She must wait about four/five weeks before the first workers emerge. Brood development is highly dependent on temperature and at 25°C it takes 38/40 days for the first workers to emerge, while if it is slightly warmer at 30°C it takes only 28 days. At 25°C Eggs hatch in 10/11 days and the larvae pupate after a further 12/13 days with the first workers emerging 16 days later.
A good queen can raise a first brood of about twenty–thirty workers. These stay inside with the queen for several days then open up a small hole in the webbing to venture out. It is essential now they can find some food as the colony is at its weakest, having not had any sustenance for over a month. The priority is to raise a creditable workforce as fast as possible. It becomes essential for a colony to expand, defend its territory, and protect its food source.
Often several new queens will select the same tree to start their colony. In this situation, the first workers to emerge will attack the competing foundation colonies, and kill the other competing queens and steal their brood. These young colonies will wage war at a very early stage often when they only have ten-plus workers. They are fighting for the establishment and survival of their colony.
Sometimes several queens will join together to found a colony. However, although this results in a larger stronger first brood being raised, once the first few workers have emerged, the queens will viciously fight for dominance with the loser being ejected from the nest.
When the first workers emerge, they will spend about a week to acclimatize and strengthen and not leave their leaves. Then they will open up a small hole and start to explore. Although this species is active both day and night the early workers will only venture out in the safety of darkness. They need to explore their new territory and quickly find food, protecting it against potential threats.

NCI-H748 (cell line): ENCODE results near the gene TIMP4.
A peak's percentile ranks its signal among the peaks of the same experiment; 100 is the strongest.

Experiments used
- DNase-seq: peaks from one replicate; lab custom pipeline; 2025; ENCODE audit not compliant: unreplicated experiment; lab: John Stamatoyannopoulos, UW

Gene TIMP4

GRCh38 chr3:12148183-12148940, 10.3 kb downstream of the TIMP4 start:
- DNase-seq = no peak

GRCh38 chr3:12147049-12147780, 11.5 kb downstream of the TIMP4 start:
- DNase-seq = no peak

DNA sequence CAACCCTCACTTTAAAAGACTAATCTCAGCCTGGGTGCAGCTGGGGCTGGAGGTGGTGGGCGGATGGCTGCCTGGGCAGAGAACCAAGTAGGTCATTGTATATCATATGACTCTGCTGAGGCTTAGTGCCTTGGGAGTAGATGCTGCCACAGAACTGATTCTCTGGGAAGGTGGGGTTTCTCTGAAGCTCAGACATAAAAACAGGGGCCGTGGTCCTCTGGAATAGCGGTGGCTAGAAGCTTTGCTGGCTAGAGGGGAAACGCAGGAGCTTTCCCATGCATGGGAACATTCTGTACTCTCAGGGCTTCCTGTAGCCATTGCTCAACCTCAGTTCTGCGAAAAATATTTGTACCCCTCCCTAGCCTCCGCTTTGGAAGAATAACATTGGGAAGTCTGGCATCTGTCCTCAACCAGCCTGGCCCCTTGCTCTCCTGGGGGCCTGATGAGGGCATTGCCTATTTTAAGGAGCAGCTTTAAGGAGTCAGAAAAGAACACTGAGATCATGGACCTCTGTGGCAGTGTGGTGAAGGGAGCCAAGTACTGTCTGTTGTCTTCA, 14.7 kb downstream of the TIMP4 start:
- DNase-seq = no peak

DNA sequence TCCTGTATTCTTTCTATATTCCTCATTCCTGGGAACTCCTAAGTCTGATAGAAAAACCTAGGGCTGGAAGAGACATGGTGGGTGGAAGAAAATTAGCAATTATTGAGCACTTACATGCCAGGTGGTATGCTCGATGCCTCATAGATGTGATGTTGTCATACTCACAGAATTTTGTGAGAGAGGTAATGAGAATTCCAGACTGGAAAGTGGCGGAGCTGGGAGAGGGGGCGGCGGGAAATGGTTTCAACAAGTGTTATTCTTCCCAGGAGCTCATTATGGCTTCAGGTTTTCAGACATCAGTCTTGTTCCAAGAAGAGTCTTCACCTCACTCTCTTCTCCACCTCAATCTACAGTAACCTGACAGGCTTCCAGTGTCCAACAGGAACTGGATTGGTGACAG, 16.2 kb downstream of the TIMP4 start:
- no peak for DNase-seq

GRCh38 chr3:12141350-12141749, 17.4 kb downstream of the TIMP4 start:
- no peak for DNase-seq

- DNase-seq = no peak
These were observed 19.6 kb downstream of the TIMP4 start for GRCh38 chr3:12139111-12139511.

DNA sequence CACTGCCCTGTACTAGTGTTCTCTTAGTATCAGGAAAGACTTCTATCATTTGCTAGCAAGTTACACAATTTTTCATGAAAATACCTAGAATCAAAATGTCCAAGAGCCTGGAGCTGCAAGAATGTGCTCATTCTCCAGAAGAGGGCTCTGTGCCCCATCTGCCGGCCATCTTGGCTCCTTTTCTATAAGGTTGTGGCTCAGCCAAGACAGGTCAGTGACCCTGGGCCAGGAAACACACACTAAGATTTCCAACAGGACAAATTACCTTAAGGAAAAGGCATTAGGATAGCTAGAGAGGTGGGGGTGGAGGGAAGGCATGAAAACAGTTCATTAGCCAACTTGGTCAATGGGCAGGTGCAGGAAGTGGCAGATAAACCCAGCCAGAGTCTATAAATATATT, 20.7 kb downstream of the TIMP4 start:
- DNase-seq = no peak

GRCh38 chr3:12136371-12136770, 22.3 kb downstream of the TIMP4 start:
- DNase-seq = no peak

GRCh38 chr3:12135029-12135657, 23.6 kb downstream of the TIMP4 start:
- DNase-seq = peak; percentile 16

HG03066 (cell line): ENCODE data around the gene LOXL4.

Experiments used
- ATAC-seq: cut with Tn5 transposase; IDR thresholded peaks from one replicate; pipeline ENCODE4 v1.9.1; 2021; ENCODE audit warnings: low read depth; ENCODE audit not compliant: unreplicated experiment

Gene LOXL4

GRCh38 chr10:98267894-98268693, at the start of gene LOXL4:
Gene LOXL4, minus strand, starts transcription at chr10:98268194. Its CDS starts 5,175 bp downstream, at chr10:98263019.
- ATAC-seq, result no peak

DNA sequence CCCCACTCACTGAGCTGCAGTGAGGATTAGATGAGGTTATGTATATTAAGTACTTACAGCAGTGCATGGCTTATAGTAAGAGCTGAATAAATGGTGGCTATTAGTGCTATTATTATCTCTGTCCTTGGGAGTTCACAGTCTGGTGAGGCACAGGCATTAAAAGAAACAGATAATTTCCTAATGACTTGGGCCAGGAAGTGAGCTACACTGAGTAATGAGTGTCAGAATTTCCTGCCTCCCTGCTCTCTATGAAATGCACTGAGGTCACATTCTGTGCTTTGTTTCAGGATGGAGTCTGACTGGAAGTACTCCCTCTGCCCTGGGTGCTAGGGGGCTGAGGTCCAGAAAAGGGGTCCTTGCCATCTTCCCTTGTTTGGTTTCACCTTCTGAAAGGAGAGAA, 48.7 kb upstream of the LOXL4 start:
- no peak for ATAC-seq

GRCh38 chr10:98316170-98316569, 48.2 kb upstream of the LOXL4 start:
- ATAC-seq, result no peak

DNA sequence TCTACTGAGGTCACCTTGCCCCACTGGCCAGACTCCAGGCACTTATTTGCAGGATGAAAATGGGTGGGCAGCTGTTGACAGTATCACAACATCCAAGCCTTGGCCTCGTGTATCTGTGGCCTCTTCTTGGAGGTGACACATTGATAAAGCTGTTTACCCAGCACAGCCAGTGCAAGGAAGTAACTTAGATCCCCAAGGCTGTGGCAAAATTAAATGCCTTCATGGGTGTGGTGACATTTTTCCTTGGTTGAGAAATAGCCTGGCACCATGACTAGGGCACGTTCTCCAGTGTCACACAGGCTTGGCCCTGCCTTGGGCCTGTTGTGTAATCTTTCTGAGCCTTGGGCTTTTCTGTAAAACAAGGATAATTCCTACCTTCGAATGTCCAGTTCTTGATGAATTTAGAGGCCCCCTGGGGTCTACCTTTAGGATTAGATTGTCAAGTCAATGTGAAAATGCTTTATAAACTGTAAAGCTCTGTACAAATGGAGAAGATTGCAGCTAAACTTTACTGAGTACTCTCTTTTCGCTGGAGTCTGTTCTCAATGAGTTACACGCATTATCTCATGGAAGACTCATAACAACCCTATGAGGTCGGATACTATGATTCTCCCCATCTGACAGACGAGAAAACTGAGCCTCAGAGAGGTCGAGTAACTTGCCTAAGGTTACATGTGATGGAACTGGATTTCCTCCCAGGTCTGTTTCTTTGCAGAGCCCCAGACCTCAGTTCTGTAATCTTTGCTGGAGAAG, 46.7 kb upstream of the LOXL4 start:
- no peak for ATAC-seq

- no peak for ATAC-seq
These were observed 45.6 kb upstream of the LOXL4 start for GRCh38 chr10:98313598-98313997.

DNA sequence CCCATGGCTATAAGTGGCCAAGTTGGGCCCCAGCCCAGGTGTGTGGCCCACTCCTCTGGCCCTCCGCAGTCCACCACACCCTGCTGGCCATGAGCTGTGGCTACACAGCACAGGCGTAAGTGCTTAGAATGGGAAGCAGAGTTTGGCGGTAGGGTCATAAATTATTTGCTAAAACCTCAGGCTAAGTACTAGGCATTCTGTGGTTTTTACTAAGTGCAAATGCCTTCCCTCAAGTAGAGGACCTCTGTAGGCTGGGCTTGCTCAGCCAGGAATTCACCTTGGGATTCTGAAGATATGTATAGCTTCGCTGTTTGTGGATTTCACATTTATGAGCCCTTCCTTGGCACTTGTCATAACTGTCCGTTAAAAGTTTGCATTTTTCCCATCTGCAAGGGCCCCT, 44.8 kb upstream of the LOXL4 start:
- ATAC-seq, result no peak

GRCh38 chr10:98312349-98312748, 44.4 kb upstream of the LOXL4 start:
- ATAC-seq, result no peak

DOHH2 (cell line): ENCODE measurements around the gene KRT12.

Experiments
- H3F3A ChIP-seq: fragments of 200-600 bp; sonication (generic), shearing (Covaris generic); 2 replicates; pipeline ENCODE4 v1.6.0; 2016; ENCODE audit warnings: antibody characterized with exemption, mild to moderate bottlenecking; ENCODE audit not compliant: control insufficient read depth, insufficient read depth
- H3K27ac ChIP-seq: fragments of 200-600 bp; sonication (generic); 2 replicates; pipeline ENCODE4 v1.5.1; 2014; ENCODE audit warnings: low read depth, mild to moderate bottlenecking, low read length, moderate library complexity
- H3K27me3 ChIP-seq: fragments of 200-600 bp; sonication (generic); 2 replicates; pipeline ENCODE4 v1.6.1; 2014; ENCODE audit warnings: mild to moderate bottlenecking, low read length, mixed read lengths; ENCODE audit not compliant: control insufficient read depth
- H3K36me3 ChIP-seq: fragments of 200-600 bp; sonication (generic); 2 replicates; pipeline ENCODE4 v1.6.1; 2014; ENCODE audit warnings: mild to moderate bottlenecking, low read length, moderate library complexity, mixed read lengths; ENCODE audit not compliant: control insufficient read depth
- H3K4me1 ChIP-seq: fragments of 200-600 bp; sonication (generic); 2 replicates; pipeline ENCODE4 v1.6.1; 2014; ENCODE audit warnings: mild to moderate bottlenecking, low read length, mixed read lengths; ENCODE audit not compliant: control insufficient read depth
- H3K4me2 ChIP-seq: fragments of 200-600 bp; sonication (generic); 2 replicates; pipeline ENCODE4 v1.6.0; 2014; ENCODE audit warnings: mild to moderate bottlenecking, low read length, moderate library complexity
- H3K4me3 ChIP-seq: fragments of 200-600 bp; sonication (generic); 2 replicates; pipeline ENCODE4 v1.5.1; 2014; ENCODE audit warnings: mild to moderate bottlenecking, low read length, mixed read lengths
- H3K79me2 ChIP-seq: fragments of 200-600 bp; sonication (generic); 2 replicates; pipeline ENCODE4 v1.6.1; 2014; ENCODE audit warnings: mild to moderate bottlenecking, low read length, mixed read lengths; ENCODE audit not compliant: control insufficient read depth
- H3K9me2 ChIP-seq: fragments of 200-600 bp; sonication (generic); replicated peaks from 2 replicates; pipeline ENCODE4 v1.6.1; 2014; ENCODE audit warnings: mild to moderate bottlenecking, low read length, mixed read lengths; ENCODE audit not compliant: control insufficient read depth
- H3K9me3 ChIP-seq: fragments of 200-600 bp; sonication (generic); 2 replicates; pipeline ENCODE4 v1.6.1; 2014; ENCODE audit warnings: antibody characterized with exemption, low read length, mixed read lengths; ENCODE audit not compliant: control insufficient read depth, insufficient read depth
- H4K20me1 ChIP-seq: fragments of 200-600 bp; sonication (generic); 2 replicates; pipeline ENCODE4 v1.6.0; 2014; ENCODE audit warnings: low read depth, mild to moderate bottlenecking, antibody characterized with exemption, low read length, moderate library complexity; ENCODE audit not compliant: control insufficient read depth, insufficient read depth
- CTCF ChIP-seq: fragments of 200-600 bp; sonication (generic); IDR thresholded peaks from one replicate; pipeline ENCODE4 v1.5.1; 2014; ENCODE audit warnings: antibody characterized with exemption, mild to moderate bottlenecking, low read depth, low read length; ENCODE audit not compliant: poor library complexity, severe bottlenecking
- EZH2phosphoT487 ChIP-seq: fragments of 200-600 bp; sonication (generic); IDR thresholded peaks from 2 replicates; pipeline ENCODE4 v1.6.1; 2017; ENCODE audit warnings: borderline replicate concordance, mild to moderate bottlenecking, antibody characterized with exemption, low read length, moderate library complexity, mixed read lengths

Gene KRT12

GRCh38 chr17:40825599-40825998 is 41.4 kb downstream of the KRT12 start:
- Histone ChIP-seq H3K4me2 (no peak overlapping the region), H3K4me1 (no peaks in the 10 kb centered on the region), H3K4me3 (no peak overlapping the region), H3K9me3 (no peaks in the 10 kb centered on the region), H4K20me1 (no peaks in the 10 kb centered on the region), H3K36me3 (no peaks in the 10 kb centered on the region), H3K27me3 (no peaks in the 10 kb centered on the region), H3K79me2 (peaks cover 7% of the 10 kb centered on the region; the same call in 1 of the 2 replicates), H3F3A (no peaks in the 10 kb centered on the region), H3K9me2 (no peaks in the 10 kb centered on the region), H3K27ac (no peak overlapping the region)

The first workers are all the same size and are classed as minors. They are not the small minims or the large majors. This caste size performs all the colony’s duties, caring for the queen and brood, expanding the nest, and foraging.
After the second follow-on brood emerges the colony tends to move further up in the tree to take advantage of the higher light levels and warmth. This is another dangerous time and is usually done in the early hours of the morning. A large queen walking along a branch is a tasty morsel for many creatures such as lizards, birds, and spiders. A quick gulp by a gecko would be the end of the colony.
Although at this early stage the workers are able to protect the colony from smaller predators such as spiders, young colonies with only a few dozen workers can be devastated by the nightly visits of geckos or a single attack from a small bird.
If they can survive the first 4 - 6 months the colony will then be several hundred strong and they will be using two or three leaves to make their nest. Within a year will have a nest the size of a clenched fist, and from this stage onwards they expand very quickly.